The Differences between the Types of Evidences
The strength of a type of evidence depends on the one which provides direct proof of the truth of an assertion. In law, rules of evidence determine the type of evidence that is available in the legal proceeding (Fitzmaurice, 2017). Direct and circumstantial evidence seem to be related as they are both used at a trial. Direct evidence is based on a witness’s personal knowledge of a fact. It has traditionally been described as eye witness testimony. Direct evidence can be in the form of photographs, videos and audios. Circumstantial evidence is the existence or non-existence; it is not direct observation of a fact that is in dispute. It is a collection of facts that can bring to a conclusion something unknown. Testimonial evidence is a written or oral statement given to the courts that proves the truth of what is being said. The attorney establishes a presentation that will be used in an opening statement based on testimonial evidence. However, there are times when testimonial evidence is not admissible when used in a court of law. On the other hand, physical evidence involves evidences found at the scene of crime. Direct evidence is considered the best in a case involving a crime scene because it supports the truth of an assertion directly without need for additional evidence (Ogle, 2007).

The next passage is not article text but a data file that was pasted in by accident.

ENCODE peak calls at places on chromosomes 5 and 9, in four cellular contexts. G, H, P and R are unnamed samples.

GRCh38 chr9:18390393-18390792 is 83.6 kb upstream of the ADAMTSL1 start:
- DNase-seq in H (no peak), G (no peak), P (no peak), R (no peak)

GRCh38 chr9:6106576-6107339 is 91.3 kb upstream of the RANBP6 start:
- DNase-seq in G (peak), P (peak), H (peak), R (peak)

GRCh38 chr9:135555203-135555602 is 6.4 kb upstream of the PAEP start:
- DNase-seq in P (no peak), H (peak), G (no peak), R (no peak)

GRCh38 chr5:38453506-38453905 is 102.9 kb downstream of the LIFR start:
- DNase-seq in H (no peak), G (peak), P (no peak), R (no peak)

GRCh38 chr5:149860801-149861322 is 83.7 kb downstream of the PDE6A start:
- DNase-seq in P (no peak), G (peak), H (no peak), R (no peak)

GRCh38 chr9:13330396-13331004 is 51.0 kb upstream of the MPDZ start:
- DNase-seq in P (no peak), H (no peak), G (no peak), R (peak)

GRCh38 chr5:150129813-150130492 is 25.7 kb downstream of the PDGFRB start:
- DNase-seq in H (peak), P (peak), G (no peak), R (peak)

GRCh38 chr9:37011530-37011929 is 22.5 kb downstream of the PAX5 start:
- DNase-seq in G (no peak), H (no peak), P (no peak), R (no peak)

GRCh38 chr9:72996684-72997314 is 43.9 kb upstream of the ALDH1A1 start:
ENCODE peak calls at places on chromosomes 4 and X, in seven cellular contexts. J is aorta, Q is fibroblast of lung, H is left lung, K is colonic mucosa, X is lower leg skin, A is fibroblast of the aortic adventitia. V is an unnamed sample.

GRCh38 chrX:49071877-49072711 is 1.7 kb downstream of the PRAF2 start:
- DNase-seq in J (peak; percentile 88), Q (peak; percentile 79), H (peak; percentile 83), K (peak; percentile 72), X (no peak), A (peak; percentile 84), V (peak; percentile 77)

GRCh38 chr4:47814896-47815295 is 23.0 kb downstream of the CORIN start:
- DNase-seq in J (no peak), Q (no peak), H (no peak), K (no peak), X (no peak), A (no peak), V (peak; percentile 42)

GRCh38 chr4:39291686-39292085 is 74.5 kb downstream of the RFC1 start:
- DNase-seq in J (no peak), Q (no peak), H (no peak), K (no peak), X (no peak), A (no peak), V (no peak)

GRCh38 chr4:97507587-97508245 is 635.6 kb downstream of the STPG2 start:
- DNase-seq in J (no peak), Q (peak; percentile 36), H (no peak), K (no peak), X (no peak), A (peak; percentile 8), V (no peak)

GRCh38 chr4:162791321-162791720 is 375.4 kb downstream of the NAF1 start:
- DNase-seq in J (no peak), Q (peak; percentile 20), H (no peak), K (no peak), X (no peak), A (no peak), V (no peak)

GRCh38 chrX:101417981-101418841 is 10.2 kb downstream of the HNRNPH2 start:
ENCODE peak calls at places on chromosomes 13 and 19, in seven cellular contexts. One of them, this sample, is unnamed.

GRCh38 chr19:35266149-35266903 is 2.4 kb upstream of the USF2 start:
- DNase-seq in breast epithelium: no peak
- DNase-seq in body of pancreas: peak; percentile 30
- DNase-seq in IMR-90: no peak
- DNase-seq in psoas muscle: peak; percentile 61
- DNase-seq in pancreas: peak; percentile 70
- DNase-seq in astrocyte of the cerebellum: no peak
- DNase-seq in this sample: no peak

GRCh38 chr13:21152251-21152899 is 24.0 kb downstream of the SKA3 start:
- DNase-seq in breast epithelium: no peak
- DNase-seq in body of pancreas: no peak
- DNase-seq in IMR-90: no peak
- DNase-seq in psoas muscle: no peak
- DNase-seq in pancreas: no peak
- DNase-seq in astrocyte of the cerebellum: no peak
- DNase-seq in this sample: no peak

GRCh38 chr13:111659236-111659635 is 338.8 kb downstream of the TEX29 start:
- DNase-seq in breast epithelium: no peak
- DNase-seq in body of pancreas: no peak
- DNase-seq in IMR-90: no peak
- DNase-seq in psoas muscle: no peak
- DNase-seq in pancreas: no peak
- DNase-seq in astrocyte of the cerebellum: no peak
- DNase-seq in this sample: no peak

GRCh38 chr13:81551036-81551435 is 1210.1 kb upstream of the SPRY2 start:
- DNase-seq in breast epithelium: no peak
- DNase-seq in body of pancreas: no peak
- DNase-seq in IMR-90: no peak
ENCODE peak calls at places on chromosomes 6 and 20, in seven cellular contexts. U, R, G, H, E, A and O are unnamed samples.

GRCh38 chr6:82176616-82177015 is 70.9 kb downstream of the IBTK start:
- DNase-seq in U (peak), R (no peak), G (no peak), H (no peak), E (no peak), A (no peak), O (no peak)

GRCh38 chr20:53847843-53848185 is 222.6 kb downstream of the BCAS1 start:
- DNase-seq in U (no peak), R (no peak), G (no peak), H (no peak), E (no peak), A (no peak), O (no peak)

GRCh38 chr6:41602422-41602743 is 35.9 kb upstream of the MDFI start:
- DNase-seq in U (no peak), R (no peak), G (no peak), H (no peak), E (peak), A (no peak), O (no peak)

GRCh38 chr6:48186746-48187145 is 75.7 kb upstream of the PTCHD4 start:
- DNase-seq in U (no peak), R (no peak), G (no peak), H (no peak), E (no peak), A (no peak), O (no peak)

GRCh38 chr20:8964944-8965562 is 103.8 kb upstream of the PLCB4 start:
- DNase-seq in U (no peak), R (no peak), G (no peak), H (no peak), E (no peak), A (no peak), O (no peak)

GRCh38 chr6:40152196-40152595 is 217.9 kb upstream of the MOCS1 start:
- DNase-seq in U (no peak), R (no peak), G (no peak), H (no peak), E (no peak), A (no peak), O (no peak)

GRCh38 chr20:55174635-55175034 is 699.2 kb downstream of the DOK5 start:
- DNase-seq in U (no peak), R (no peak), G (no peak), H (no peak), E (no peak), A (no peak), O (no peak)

Fitzmaurice, G. G. (2017). Some problems regarding the formal sources of international law. In Sources of international law (pp. 57-80). Routledge.
Ogle, R. R. (2007). Crime scene investigation and reconstruction: with guidelines for crime scene search and physical evidence collection. Pearson Prentice Hall.